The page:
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How Your Diet And Blood Sugar Can Weaken Your Adrenals | Podcast #340

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Changes in blood sugar levels may be a sign and symptom of adrenal fatigue. In the early phase of adrenal fatigue, you can see hyperglycemia (high blood sugar) and, in an advanced phase of adrenal fatigue, hypoglycemia (low blood sugar) is the usual presentation. 

The thing is, you may not notice a problem with your blood sugar levels, but that doesn’t mean it’s terrific. It is essential to monitor and know the symptoms of having a diet full of food content that send your blood glucose on a roller coaster ride of high and low levels. These glucose level swings can result in damage to your blood vessels, raising your cholesterol, and put you at risk for heart disease.

Dr. J and Evan recommend having yourself tested (not guess) and checking the food you include in your food template because they can be the reason for your chronic issues for so long.

Dr. Justin Marchegiani

Dr. Justin Marchegiani

In this episode, we cover:

1:47    Adrenal Blood Sugar Physiology

9:26   Intermittent Fasting, Carnivore / Keto Diets

18:45  How Intermittent Fasting Helps

24:43  Hypoglycemia and Adrenal Stress

31:08  How Mold Affects Adrenals

35:00  An App that Helps Monitor Your Diet

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Dr. Justin Marchegiani: And we are live. It’s Dr. J here in the house with Evan Brand. Today we have an awesome podcast topic on the queue here, we’re going to be chatting about how your blood sugar can weaken and negatively impact your adrenal glands, we’re going to be talking about blood sugar, how it affects your immune system, how it makes you either strong or weak, we’ll be talking about nutrient supplement changes that you can do to help with that, as well as diet and lifestyle changes. So I’m excited to dive into this topic. This is a relevant topic that we are applying and seeing with our patients every day, especially ones that have adrenal issues, or adrenal and cortisol imbalances. So really excited to chat about this. And what’s happened today, man?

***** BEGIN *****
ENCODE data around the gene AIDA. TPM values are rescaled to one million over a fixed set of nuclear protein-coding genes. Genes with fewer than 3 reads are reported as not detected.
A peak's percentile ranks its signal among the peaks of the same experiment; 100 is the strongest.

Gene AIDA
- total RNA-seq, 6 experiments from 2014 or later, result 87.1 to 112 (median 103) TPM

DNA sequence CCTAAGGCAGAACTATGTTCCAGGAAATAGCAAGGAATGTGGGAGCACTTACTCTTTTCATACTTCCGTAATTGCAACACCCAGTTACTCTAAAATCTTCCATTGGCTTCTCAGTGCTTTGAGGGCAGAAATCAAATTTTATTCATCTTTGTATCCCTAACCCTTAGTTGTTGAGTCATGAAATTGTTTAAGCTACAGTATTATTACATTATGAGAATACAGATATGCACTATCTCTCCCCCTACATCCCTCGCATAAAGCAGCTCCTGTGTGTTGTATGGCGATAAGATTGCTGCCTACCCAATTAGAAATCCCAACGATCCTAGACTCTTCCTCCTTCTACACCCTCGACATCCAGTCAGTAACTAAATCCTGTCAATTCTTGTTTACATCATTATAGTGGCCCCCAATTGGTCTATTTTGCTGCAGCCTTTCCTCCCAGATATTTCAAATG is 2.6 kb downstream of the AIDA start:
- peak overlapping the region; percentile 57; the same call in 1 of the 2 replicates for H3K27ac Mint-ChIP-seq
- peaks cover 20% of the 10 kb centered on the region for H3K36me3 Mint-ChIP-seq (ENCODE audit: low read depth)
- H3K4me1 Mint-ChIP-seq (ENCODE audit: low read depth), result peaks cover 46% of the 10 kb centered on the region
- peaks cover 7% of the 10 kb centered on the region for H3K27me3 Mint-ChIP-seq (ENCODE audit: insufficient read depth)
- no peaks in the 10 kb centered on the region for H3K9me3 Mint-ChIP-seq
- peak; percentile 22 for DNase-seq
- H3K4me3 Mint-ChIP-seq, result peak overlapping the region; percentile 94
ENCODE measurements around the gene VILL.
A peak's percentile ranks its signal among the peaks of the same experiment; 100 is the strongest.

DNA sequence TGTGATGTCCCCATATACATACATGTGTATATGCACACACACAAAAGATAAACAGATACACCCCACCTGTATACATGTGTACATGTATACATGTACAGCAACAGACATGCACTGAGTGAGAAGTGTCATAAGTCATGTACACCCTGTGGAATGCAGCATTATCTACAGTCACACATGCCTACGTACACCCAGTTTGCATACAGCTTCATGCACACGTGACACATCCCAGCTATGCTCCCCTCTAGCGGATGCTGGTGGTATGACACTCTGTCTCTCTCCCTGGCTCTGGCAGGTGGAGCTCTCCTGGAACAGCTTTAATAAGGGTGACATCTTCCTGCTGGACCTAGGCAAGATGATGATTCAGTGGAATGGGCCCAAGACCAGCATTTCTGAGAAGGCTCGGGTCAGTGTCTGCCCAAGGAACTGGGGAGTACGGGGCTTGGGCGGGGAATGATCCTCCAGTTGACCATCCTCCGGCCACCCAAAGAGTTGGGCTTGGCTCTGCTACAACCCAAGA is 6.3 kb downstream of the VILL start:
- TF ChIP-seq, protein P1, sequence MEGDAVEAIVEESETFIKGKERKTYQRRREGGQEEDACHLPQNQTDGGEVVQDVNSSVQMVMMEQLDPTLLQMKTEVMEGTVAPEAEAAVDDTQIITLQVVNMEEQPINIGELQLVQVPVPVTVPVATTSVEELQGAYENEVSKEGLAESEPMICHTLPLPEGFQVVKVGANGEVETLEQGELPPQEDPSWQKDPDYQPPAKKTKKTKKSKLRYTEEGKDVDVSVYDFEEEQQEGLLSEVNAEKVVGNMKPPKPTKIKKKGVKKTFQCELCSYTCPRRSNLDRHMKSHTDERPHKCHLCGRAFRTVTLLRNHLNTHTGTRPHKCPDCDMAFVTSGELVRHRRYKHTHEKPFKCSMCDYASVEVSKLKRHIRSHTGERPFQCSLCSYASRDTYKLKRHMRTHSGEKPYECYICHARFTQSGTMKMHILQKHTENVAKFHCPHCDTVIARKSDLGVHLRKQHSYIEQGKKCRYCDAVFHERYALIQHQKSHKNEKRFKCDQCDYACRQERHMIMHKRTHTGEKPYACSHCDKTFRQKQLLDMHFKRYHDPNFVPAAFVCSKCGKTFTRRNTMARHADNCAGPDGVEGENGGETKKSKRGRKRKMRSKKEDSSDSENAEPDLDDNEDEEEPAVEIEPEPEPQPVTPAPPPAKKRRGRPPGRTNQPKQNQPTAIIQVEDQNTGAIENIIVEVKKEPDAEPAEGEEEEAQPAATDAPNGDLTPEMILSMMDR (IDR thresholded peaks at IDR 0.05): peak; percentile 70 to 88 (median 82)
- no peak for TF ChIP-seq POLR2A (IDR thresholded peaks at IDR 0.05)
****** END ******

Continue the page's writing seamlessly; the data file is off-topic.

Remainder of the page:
Evan Brand: Hey, not too much. Let’s dive right in. So let’s set the stage for people. This is a conversation that maybe didn’t happen. Historically, we didn’t have the chronic 99% of the time, we’re stressed and 1% of the time we take a vacation, we didn’t have that kind of lifestyle historically. And so I think now, you’re kind of talking about this with me, before we hit record, the average person is just so toxic, they’re so stressed. They’re sleep deprived. They’re on stimulants like caffeine, and they’re having these spikes and crashes all throughout the day, pretty much everyone is on both the stress rollercoaster. But they’re also on this blood sugar rollercoaster too. And that really affects the adrenals over time. So that’s where I want to set the stage with people is that we’re in a society that’s doing quick fixes. When we feel a blood sugar crash, we go when we eat the organic cookie. Now it’s an organic cookie instead of an Oreo, or it’s a gluten free cookie instead of an Oreo, but it’s still a cookie, and then you end up crashing again. So I want to set the stage of even though you could be doing paleo or similar diet, a lot of people are still having issues of blood sugar regulation, and we think adrenal is is is one big part of it, which is then connected to the gut. So really, we could make this thing like a three hour episode, but we’re going to try to condense it to half an hour.